Figure 2: Physical and chemical analyses of soil samples were used to develop spatial prediction models for PTM distribution.
2.1. Sampling Procedure

A total of 52 soil samples were collected within the study area in 2016. Sampling point locations were semirandomly selected by dividing the study area into a grid composed of 51 rectangular cells (∼130 m × ∼115 m) using the fishnet tool in ArcGIS 10.1 [32]. At least one soil sample was taken randomly within each cell using individual plastic soil core samplers after removal of the thick humus layer by a steel trowel. At each sampling point, soil core samples for chemical analyses were collected directly in sterilized PVC soil tubes, sealed on-site in labeled plastic bags and transported to the laboratory in a cooler. An additional 500 g of bulk soil was collected at each sampling site to be used for physical analyses. All samples were obtained from depths of 0 to 15 cm.

2.2. Lab Methods

Lab methods included physical (grain size distribution (GSD), moisture content, bulk density, and porosity) and chemical (flame atomic absorption spectrometry (FAAS), pH, TOC, and CEC) analyses. All data are reported on a dry weight basis.

Moisture content and bulk density for each sample was evaluated according to the American Society for Testing and Materials (ASTM) D2216 and D7263, respectively. To determine particle size fractions of the collected soil, GSD was performed using sieve and hydrometer methods according to ASTM D422. Each bulk sediment sample was sieved and plotted on a GSD curve using the size fractions: 4.75, 2, 0.6, 0.212, 0.15, 0.106, and 0.075 mm. The hydrometer method was used to assess the finer fractions (<0.075 mm). Soil texture was determined using the Unified Soil Classification System (USCS).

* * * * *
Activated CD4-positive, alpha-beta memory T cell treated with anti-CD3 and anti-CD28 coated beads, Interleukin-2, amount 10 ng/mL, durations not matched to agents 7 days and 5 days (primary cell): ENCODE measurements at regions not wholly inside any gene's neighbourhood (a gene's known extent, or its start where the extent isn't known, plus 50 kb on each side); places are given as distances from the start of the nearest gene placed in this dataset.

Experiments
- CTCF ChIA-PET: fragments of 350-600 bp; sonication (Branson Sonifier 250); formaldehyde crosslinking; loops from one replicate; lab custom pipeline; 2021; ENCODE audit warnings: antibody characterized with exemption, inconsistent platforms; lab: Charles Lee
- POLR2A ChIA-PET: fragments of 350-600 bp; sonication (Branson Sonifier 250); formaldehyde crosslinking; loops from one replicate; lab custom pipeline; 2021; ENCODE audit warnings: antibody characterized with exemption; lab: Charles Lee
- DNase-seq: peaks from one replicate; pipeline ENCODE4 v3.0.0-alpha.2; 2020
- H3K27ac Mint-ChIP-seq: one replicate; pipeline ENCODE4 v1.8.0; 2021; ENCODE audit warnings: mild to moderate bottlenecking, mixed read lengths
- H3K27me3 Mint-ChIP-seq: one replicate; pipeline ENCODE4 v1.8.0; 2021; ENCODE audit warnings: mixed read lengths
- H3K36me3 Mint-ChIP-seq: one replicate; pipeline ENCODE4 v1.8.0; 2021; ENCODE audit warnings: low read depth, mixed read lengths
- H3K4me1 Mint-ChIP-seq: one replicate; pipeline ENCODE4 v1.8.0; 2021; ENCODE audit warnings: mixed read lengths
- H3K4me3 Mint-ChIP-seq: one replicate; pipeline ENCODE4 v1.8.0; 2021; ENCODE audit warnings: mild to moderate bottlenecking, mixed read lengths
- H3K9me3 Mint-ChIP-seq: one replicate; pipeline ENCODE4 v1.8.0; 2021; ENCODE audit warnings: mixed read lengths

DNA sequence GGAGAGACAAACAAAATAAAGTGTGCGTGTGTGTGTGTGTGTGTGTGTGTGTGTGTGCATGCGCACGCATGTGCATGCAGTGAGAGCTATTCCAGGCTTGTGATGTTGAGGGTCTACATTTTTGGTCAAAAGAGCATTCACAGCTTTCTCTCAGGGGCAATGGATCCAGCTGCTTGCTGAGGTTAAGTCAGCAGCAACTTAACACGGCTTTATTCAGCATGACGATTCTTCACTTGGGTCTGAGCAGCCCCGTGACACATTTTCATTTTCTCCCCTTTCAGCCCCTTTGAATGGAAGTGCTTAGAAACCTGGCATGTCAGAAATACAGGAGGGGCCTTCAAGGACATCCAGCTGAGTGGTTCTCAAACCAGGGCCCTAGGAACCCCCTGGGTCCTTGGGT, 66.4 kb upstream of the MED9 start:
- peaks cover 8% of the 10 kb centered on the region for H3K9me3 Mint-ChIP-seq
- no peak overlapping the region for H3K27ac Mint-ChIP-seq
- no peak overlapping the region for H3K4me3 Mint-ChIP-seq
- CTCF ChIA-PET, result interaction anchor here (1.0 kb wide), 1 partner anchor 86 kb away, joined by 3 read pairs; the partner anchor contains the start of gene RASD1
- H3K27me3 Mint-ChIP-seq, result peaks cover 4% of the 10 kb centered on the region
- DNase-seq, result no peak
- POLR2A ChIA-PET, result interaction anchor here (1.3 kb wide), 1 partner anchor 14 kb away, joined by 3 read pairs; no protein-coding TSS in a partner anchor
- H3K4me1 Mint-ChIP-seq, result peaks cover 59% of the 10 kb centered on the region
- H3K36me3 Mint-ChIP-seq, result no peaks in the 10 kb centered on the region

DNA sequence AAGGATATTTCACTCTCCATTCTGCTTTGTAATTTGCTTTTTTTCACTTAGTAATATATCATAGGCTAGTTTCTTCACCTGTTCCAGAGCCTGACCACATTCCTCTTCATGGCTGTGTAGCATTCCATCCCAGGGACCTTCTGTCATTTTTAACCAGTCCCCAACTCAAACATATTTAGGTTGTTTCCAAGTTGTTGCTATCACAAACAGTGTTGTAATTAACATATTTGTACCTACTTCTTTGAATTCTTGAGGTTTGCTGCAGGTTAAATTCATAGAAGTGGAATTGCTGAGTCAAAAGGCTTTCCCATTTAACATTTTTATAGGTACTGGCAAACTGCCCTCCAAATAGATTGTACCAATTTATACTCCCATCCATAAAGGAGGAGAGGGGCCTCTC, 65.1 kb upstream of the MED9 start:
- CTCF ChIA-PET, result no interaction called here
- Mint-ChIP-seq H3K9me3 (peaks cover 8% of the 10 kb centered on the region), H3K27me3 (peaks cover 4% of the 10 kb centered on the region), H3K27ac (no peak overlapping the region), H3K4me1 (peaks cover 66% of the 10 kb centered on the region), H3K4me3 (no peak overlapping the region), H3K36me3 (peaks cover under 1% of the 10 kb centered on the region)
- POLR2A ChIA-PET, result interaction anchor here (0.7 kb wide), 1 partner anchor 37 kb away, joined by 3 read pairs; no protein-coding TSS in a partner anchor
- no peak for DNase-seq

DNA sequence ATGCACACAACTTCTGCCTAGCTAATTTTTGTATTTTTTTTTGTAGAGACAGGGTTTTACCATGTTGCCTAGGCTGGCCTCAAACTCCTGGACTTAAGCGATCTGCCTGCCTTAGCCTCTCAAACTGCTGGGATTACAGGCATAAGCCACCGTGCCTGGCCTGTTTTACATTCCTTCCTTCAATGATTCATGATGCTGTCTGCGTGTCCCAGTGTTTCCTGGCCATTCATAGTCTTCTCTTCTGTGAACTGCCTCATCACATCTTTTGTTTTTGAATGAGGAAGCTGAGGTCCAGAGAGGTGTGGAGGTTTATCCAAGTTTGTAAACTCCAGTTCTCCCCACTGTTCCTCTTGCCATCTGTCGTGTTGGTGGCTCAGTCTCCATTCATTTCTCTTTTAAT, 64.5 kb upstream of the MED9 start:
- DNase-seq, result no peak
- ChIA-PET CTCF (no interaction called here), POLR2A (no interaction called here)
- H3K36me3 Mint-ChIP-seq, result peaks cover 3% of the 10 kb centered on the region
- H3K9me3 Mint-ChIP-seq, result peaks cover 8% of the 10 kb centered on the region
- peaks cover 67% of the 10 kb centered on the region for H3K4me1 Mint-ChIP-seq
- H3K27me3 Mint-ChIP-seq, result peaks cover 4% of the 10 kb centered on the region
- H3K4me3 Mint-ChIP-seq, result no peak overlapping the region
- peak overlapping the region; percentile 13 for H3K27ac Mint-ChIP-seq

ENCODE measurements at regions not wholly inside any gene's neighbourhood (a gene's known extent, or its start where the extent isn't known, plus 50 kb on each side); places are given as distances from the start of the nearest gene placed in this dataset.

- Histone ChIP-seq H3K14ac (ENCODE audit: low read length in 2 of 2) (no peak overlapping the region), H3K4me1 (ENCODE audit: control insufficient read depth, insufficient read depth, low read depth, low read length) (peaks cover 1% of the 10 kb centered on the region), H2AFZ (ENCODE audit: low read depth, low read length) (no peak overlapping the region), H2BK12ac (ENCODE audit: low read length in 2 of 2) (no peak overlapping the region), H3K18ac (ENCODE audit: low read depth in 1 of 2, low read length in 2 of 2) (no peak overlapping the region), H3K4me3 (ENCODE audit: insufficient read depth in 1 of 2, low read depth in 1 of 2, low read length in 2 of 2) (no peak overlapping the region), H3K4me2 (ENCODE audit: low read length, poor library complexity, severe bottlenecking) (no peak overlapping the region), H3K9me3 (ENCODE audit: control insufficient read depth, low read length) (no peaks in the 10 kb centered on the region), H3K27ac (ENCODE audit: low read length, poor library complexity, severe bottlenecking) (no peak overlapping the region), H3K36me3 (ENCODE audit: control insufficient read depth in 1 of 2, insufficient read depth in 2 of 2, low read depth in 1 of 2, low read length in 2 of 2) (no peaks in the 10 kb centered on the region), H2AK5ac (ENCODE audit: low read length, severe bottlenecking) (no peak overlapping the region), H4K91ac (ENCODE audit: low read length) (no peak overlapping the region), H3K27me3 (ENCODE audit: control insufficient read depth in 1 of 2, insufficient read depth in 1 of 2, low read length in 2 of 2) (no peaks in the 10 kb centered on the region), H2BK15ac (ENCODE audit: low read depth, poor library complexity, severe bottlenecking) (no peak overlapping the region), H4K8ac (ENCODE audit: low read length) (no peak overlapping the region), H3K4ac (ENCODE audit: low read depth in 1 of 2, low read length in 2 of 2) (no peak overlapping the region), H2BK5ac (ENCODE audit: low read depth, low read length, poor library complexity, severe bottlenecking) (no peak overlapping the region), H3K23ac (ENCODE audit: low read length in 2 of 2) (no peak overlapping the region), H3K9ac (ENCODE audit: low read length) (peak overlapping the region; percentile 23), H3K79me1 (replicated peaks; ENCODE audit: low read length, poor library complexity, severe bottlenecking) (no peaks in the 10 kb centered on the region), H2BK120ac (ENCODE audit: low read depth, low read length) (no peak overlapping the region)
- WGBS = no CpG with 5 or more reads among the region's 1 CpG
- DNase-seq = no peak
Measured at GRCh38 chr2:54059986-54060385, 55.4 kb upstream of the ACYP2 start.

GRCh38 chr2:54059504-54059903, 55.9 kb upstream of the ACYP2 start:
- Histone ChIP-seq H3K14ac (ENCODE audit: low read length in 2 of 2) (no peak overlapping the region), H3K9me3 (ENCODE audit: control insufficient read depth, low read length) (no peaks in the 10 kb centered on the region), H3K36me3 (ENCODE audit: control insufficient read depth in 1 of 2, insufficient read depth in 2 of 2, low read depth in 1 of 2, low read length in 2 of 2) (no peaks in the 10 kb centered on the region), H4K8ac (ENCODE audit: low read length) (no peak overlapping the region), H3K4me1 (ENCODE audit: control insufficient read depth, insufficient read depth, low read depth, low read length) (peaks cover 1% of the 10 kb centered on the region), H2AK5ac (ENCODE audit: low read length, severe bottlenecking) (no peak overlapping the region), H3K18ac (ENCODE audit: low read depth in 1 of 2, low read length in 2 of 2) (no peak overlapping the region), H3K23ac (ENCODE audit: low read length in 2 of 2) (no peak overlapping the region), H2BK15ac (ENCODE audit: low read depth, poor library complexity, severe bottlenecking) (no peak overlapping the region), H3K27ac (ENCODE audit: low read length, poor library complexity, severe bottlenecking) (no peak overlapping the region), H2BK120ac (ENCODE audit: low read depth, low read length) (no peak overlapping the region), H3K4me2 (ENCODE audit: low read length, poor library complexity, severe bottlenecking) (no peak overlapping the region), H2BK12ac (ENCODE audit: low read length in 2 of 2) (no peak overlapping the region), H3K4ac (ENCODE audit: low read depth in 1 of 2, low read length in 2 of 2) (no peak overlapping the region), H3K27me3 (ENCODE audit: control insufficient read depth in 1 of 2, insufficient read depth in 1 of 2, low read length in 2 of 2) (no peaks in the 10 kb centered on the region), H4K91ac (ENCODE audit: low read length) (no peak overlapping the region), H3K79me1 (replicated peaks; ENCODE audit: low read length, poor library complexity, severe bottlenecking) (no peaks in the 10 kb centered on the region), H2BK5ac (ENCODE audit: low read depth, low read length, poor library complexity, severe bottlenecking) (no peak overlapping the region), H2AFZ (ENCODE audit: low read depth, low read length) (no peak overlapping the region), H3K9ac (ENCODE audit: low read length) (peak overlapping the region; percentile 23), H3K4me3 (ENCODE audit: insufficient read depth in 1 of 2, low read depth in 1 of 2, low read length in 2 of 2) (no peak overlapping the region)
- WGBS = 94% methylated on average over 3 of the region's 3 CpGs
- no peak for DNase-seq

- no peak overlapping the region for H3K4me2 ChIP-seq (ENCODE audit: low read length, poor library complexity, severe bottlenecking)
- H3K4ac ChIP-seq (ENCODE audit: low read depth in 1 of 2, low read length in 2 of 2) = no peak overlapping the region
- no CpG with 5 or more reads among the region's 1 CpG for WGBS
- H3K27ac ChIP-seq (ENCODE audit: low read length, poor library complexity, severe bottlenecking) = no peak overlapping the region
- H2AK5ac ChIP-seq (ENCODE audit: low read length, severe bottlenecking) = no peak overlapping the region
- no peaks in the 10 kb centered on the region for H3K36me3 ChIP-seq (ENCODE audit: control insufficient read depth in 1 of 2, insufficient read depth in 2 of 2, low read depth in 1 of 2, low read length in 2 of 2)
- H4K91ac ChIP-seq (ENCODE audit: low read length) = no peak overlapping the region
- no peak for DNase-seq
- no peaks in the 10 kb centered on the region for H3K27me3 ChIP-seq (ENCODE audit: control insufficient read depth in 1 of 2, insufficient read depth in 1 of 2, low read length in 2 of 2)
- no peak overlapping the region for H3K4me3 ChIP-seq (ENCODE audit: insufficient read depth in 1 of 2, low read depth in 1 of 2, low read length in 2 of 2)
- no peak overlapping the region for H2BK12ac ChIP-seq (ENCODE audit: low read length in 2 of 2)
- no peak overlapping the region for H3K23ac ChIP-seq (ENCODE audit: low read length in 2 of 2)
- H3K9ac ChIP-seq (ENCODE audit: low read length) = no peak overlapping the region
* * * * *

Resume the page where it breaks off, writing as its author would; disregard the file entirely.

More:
Soil chemical analyses included pH (1 : 1 in H2O [33]), cation exchange capacity (CEC by summation [34]), and total organic content (TOC loss on ignition at 360°C [35]). PTM concentrations for Mn, Zn, Pb, Cu, and Cd were determined by flame atomic absorption spectrometry (FAAS) analysis (Varian SpectrAA 220 FS). In accordance with EPA Method 3052, microwave-assisted acid digestion of the finer fractions was employed to break down the sample matrix and leave the analytes of interest in solution and ready for analysis. Calibration curves were prepared for each metal by running a series of concentrations of standard solutions, metal concentrations were analyzed, and all values were converted to mg of PTM per kg of soil (mg/kg or ppm).

2.3. Data Analysis